Published on May 22nd, 2017 | by Ruben1
The soleo / asoleo process
Soleo or Asoleo is a process of sun-drying grapes before pressing them. In the D.O. Jerez-Xérès-Sherry it is primarily used for Moscatel and Pedro Ximénez grapes.
The soleo usually lasts one to three weeks, but it depends on the weather conditions and the type of wine you’re intending to make. Even for some Oloroso the grapes are sometimes exposed to the sun, though rarely longer than 24 hours (e.g. Lustau Oloroso abocado 1997). However this is nowadays less common as the soleo is such a labour-intensive work: the grapes are carefully spread out by hand and turned over once a day, while removing any unhealthy bunches.
Grapes dried in the sun
The grapes are basically dried in the sun, in open air, after placing them on esparto (straw) mats, usually round mats called redores. At night they are also covered by mats if dew is expected. Free flowing air is essential, as is a low humidity to avoid the rotting of the grapes. This is exactly why today the majority of PX grapes are brought in from the Montilla-Moriles area, where the dry mountain climate lowers the risk of problems.
Pressing these “raisined” grapes or pasas is rather more difficult than for fresh grapes, so usually it is done in vertical presses with the esparto mats in between layers of grapes. The high sugar concentration will slow down or even prevent spontaneous fermentation. The new wine will quickly be stabilized at around 10 degrees of alcohol and left to settle for a few months before its final fortification.
Origins and effects of asoleo
No one seems to know when the soleo process began: it probably goes back to Roman or Greek times, but other sources claim it was introduced by the Moors. We do know that it was certainly used by all sherry producers in the early 1800s. When fortification was not a widespread practice, Palomino grapes underwent some asoleo as well, as Palomino naturally produces a low alcohol must (nowadays easier to control / solve). In the past it was common to add gypsum (yeso) to the grapes, which results in a clear must with a slightly higher acidity. It is a harmless additive, still legal in hot winemaking areas. However nowadays the acidity is usually corrected by adding tartaric acid.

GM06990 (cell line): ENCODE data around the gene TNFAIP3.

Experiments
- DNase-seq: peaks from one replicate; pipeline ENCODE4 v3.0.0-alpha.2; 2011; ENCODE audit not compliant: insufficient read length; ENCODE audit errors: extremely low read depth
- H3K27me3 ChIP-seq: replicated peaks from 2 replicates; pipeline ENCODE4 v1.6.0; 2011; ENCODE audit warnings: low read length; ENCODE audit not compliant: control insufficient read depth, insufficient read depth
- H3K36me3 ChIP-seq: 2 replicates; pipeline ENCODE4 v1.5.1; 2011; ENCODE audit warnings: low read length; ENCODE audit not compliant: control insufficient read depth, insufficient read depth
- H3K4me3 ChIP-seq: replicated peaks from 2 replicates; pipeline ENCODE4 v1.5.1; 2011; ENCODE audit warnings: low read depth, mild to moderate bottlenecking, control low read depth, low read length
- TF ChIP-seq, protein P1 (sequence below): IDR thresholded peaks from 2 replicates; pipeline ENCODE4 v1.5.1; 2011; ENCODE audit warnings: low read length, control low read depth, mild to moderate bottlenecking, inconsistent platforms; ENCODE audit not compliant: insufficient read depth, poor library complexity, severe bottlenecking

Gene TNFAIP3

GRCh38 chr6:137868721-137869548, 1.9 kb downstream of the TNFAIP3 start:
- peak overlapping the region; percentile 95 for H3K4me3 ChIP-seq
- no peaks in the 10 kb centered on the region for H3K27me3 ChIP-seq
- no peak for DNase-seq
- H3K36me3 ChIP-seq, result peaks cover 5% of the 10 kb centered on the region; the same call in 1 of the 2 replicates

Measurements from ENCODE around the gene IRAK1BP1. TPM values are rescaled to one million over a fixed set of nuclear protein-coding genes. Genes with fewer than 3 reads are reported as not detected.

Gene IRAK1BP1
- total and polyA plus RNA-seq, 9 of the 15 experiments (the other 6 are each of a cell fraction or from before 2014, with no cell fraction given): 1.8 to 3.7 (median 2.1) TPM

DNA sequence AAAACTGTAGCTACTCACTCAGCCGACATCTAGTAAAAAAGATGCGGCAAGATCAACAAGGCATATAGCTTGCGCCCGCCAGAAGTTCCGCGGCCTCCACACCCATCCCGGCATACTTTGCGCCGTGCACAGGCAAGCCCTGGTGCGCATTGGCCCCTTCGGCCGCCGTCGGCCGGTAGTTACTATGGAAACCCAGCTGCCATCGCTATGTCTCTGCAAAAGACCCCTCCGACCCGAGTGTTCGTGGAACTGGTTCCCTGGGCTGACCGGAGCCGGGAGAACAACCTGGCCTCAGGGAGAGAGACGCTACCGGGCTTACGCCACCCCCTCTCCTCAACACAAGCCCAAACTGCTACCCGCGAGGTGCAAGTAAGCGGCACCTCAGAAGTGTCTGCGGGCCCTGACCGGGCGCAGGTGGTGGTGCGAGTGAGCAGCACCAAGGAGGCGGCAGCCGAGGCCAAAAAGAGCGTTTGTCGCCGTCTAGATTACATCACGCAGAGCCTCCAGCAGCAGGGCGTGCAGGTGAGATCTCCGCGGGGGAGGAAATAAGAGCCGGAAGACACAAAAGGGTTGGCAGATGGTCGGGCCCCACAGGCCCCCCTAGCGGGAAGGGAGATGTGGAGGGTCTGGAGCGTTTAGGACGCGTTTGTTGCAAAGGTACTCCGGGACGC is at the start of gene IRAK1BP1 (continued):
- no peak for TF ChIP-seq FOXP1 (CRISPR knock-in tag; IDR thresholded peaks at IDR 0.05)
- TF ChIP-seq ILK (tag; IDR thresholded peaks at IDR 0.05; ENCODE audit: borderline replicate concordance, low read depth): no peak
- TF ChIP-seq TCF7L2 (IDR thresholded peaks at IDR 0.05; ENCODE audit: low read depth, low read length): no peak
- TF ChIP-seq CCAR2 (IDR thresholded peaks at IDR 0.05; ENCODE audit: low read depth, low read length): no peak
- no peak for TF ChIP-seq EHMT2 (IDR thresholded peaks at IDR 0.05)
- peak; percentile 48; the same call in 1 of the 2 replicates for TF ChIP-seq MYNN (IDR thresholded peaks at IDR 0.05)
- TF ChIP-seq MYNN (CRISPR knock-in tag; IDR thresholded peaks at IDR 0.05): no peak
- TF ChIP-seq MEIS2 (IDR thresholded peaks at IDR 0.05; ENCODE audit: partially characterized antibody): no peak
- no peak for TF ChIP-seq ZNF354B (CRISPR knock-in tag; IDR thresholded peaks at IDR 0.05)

Grapes loose about 10-15% of their weight in water. Contrary to what you may think, the soleo process actually reduces the total (absolute) amount of sugar, but with less water the proportion of sugar is increased (from 300 grames per litre of must to around 450-480 grams per litre). It also changes the viscosity of the juice and lessens the amount of malic acid and tannins. There are also some chemical changes which lead to different aroma and flavour characteristics.